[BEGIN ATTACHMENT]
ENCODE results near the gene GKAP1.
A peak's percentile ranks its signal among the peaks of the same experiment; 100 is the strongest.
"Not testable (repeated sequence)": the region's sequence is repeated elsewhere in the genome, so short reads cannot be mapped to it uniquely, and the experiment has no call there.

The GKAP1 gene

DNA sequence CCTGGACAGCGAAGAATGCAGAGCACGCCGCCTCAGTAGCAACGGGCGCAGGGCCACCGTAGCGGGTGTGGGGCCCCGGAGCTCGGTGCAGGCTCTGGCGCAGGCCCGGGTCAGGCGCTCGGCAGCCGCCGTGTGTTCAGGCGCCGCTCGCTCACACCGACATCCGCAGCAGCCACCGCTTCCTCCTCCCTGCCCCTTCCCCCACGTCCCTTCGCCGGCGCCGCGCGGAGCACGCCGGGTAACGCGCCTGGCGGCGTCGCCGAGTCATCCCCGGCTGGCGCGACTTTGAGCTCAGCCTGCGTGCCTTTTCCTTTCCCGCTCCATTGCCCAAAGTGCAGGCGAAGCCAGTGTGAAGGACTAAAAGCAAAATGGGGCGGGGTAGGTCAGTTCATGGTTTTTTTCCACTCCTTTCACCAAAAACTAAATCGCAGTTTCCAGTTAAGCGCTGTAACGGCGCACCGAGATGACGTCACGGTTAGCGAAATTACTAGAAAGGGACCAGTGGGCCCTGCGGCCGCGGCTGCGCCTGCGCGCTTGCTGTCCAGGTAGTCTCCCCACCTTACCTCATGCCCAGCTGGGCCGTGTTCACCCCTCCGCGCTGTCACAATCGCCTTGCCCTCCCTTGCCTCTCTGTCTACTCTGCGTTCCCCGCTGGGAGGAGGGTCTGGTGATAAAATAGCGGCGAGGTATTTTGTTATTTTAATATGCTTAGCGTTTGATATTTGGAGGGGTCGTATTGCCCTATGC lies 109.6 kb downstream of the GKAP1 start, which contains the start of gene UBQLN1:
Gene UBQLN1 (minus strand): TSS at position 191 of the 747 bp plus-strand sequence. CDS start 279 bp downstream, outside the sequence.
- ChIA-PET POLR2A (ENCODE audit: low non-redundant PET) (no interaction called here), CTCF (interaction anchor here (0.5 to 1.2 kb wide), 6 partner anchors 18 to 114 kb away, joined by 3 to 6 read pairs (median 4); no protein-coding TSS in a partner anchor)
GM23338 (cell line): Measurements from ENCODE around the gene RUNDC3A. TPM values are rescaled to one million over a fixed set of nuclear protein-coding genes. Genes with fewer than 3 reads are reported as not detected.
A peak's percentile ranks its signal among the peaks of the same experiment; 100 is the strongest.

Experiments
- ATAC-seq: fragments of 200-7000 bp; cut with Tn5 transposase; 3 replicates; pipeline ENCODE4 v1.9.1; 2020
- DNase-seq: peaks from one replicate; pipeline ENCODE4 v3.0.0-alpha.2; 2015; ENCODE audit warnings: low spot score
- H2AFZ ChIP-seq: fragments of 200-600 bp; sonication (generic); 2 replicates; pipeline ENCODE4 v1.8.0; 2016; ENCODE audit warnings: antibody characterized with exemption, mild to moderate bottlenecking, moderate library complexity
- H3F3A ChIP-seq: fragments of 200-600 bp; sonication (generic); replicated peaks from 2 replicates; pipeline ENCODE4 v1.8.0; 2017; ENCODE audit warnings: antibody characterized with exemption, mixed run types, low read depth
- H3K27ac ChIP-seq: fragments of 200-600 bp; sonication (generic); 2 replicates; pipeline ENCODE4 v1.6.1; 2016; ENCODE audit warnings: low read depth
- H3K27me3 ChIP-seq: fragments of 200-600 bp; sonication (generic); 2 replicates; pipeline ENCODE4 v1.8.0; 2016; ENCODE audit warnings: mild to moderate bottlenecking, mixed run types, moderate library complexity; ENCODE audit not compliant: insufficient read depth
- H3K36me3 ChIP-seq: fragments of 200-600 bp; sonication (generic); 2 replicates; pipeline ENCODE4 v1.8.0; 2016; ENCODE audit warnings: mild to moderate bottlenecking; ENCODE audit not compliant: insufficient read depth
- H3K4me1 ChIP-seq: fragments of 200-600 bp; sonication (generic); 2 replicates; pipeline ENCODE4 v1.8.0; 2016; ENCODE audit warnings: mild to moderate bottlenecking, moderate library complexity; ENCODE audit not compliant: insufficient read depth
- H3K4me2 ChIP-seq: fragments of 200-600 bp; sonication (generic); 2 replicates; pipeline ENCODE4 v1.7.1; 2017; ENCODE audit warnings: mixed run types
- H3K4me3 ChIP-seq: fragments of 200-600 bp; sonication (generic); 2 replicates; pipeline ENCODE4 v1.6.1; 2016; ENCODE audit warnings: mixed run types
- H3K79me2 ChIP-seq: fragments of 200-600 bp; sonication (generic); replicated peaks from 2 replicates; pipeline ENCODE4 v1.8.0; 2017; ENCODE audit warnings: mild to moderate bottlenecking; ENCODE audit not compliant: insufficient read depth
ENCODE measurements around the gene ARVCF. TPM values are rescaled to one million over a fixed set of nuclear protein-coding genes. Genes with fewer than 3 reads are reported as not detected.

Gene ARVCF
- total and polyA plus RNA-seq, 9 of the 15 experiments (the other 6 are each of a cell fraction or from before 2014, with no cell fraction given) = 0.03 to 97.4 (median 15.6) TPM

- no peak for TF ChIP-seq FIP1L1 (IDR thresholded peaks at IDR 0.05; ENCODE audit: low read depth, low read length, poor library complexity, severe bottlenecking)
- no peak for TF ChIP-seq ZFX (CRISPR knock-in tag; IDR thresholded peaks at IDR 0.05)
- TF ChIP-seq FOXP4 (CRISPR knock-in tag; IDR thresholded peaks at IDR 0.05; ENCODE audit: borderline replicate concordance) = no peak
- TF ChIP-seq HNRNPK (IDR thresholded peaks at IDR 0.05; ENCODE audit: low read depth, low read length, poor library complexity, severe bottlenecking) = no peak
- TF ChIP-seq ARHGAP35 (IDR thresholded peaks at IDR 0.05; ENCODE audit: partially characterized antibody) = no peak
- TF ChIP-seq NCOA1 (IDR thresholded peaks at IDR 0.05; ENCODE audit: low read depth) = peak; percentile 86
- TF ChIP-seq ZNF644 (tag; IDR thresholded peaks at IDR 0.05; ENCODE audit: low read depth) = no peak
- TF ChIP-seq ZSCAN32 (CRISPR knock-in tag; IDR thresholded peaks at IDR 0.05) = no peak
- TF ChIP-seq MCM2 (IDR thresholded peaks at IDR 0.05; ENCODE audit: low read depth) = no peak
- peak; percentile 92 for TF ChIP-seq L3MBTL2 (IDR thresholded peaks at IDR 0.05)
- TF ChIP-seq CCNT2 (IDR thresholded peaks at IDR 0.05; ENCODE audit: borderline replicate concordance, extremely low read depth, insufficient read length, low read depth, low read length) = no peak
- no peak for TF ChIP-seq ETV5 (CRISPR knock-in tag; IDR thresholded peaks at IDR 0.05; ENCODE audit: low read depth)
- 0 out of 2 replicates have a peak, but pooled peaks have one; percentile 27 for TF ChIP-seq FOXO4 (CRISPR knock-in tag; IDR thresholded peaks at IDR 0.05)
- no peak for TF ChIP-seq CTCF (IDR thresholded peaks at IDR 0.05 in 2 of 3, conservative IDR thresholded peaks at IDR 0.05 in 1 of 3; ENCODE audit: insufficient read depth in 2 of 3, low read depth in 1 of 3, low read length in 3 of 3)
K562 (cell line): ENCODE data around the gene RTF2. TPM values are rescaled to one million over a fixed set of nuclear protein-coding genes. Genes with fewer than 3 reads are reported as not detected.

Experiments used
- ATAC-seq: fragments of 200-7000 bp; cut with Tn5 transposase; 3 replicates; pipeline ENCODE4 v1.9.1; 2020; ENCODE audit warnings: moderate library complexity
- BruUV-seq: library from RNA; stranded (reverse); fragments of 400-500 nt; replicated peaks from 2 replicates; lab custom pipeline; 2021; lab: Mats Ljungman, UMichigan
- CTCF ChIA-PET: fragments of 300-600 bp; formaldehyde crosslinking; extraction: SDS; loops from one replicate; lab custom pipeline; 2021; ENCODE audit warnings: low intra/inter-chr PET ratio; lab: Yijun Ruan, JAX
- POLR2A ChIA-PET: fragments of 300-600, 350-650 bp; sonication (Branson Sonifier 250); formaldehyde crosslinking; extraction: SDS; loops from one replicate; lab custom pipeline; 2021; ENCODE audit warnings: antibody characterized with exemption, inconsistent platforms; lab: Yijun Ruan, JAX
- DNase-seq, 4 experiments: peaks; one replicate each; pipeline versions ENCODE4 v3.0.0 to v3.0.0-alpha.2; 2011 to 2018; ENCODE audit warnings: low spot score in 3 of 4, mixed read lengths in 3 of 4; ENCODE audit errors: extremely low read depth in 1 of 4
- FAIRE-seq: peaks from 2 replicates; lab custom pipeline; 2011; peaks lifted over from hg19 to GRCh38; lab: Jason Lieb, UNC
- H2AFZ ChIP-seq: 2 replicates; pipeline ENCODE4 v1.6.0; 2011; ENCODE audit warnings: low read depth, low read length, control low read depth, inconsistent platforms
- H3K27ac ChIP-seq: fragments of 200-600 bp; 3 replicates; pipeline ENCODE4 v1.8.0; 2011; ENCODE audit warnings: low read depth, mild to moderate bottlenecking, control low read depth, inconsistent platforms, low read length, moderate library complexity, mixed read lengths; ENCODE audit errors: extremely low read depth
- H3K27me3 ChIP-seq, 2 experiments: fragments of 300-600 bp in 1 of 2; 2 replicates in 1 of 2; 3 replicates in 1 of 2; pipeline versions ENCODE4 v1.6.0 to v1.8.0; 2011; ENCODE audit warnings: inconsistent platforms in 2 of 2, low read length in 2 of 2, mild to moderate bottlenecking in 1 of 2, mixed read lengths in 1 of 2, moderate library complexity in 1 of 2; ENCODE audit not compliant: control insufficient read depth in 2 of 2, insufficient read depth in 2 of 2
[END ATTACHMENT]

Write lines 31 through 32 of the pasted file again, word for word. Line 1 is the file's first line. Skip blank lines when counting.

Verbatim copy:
- TF ChIP-seq ZNF644 (tag; IDR thresholded peaks at IDR 0.05; ENCODE audit: low read depth) = no peak
- TF ChIP-seq ZSCAN32 (CRISPR knock-in tag; IDR thresholded peaks at IDR 0.05) = no peak